My main paper choice was traditionally 300# cold-press Arches but lately I find that more of my work is on a smoother surface. I have been using Kilaminjaro 300# by Cheap Joe’s along with his brushes. I like many brands of paint for different reasons. Cheap Joe’s American Journey is great for pouring while M. Graham has a nice intensity for finishing strokes.

Do you use any additional medium besides transparent watercolor paints? Masking? Opaque paint?
I basically use only pure transparent watercolor pigment and always have. I am not a fan of opaque colors and certainly not stainers. With the layering in my work, the more transparent the better.

Linda Baker. Classic Elegance. 76x56 cm

Is it important for an artist to belong to official art organizations?
I think the art organizations offer a comraderie to a very solitary profession. Most artists work alone as it is the only way to find their own voice and the organizations help us to connect and stay on top of new techniques. I also enjoy giving back to an art world that has given so much to me.

Do you follow the news about art life of the artist fellows?
Yes, whenever possible, I get the magazines and art books so I can be aware of who is making a difference in the current art world. I always see work that inspires me or challenges me, and mostly makes me think. Can your art impressions influence your painting style? Without a doubt my art impressions influence my painting style. I was recently in Shenzhen for the Shenzhen Biennial and seeing work from all over the world impacted me more than I can say. It is fascinating what other cultures are doing the same and what they are doing differently and it is always interesting to see how this will impact my brush on paper.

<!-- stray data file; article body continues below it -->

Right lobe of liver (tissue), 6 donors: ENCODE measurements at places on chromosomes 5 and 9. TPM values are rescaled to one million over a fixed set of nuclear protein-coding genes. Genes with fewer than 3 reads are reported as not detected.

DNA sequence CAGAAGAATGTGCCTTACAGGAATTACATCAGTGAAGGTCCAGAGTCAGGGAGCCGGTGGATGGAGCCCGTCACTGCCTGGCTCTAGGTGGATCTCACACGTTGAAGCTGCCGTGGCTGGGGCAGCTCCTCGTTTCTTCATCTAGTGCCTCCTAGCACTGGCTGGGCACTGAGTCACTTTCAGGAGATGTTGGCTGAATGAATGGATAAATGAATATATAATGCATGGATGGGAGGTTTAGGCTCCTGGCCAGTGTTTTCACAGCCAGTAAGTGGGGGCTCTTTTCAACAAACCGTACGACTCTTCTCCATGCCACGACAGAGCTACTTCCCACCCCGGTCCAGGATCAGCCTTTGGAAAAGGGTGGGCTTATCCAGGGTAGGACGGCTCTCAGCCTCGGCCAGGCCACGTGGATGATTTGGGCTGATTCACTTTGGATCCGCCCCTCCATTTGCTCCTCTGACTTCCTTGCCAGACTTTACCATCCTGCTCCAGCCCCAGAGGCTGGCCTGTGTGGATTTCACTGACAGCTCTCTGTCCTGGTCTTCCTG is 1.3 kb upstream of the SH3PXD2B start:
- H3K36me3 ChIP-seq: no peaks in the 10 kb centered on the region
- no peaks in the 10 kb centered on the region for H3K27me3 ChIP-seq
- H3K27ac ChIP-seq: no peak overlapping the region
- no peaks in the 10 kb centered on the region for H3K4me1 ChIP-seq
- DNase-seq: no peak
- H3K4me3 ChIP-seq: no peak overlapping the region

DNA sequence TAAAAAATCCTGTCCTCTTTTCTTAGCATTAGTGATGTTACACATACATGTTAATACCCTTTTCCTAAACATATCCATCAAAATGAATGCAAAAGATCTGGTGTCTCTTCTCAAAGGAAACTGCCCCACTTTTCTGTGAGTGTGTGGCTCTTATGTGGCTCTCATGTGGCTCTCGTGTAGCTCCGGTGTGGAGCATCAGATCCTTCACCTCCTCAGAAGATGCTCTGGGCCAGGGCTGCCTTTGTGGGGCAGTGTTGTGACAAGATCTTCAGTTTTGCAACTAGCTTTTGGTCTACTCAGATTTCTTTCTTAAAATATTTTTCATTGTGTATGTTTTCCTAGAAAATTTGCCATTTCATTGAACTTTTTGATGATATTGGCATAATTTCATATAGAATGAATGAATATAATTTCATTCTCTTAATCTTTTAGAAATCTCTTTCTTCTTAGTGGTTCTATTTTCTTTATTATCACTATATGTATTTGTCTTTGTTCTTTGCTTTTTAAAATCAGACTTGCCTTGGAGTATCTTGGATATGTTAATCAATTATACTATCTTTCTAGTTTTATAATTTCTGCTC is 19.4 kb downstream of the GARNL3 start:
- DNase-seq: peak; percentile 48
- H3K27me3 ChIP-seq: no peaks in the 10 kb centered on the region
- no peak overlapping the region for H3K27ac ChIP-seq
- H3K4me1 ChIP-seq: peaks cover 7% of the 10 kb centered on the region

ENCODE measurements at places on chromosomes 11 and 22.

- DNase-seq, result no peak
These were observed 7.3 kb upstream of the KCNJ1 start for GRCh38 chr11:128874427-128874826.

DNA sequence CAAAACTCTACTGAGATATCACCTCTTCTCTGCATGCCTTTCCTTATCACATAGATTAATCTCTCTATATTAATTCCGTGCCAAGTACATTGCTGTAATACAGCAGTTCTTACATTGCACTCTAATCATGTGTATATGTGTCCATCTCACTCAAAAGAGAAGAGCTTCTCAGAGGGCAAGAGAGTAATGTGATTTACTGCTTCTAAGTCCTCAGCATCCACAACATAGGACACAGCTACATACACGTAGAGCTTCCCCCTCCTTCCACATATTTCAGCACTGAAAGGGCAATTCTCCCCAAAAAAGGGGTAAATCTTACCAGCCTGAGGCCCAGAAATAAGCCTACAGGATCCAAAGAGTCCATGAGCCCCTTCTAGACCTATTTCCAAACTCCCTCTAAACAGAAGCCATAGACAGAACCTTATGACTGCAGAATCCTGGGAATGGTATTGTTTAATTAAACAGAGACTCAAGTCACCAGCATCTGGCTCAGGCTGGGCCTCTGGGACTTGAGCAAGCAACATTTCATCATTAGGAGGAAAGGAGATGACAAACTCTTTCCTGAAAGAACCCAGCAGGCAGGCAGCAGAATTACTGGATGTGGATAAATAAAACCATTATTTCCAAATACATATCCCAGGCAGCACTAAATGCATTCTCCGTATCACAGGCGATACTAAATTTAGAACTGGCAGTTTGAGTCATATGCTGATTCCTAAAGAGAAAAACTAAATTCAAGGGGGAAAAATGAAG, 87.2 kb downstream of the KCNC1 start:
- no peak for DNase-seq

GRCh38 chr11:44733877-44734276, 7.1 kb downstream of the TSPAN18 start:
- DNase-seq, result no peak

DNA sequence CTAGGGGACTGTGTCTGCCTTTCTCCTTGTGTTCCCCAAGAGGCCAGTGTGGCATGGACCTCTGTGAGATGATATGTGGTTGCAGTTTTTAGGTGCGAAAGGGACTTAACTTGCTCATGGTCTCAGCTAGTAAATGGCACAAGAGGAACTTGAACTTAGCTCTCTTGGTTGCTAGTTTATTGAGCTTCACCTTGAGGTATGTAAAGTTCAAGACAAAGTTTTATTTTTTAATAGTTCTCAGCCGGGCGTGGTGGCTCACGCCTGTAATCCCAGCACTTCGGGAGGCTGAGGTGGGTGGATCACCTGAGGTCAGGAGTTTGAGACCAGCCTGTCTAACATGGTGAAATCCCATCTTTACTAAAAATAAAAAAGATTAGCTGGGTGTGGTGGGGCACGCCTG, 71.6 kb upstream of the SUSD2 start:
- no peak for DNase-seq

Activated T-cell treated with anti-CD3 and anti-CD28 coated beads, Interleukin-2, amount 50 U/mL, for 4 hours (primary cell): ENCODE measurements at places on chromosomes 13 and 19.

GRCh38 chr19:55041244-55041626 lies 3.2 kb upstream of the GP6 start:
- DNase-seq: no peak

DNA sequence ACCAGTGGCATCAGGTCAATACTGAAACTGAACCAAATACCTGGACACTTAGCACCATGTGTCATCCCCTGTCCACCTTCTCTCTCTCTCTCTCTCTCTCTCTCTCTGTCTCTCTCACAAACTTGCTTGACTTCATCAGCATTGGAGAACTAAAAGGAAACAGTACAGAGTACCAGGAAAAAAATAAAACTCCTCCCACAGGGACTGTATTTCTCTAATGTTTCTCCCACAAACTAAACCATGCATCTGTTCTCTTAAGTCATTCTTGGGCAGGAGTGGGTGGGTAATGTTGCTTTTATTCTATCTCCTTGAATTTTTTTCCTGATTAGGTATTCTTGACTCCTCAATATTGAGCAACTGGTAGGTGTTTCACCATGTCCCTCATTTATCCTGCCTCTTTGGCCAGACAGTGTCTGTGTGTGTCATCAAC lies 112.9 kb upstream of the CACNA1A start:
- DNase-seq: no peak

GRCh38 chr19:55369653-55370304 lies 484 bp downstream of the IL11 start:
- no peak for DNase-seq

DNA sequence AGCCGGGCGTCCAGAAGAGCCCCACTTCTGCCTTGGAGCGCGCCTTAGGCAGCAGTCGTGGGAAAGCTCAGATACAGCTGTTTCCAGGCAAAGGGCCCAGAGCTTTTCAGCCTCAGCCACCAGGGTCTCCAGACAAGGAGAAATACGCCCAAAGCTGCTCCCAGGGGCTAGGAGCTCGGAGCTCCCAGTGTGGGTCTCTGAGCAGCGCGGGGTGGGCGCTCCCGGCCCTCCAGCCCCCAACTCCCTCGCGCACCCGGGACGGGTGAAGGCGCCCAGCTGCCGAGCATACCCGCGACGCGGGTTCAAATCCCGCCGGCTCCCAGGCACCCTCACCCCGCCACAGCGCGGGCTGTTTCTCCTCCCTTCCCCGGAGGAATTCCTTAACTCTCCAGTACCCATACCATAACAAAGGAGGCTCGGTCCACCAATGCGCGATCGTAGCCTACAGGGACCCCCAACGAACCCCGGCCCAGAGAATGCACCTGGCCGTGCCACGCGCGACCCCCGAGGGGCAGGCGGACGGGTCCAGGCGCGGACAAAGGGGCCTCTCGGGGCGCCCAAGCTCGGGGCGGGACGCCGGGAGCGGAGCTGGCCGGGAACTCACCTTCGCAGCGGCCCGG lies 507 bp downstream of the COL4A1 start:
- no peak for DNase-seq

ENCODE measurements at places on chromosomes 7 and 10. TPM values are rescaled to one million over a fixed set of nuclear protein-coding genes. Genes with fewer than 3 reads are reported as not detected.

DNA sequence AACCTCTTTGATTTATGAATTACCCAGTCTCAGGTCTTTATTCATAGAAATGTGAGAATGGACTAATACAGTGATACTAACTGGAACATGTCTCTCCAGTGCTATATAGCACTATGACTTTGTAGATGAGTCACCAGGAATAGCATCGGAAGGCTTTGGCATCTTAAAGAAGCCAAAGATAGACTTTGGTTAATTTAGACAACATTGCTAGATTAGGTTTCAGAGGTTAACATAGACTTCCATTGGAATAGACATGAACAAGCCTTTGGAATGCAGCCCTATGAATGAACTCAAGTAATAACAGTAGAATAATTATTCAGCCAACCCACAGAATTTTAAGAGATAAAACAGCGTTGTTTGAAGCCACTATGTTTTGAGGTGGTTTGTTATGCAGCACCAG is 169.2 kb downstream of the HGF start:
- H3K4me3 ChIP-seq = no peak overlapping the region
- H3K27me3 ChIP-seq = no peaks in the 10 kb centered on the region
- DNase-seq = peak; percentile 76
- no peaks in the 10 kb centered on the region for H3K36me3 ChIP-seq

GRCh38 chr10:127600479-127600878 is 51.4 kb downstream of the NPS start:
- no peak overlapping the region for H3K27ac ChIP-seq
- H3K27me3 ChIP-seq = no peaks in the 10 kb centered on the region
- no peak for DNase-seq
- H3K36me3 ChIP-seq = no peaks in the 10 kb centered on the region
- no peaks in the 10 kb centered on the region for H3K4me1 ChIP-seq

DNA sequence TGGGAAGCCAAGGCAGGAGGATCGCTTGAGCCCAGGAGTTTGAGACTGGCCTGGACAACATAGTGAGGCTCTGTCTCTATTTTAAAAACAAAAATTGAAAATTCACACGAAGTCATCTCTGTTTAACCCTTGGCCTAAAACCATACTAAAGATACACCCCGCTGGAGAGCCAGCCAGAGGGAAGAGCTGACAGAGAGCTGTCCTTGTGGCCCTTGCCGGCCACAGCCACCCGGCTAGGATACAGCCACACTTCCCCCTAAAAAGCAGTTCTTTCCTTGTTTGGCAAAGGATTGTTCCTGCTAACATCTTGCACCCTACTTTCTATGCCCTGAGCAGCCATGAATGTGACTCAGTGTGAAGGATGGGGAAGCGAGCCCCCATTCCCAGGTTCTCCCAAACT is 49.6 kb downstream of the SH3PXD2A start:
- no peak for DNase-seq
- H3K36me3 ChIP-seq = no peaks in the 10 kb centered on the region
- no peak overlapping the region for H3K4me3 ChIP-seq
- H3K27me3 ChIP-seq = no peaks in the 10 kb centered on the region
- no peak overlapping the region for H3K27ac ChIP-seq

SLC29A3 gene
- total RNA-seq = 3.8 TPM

Linda Baker. Anticipation V. 76x56 cm

Your advice to young watercolor artists?
My advice to young artists is to paint, paint, paint! No matter the knowledge you acquire, or the vastness of your art knowledge, it still comes down to the artist and the paper. The more we paint, the more we realize how much we have to say as an artist.

Some artist`s statement:

My subjects often choose me in that I see something and respond deeply to a scene that everyone else would have walked by. For example, my clothes pin series. I was doing laundry and dropped my clothes pins on the floor. They were just grey and weathered and yet the way the sun streamed across them intrigued me. The adding of color was so I could distinguish one pin from the other and so the series came to life. The clothes pins, it turns out are an International icon and recognized in every language. They also turned out to have a significant message between woman's work and men's careers and speak to our differences.

Linda Baker. Woven Patterns.

'His Keys' is a tribute to my late husband. In our chaotic life of racing, my husband built racing engines for every kind of high performance and each item had a key. With his business interests, he had buildings, tool boxes, storage units, and vehicles of all kinds each having a key. So, after my husband passed from an unexpected accident, instead of keeping his things which were too large and expensive, I kept his keys. I felt this was more intimate as each key in my collection he had touched on a daily basis. So, the painting…..a lifetime of memories.

Linda Baker. His Keys.

1 comment:

  1. Amazing technique! I'm very fond of the strong colours in Escape Route in particular!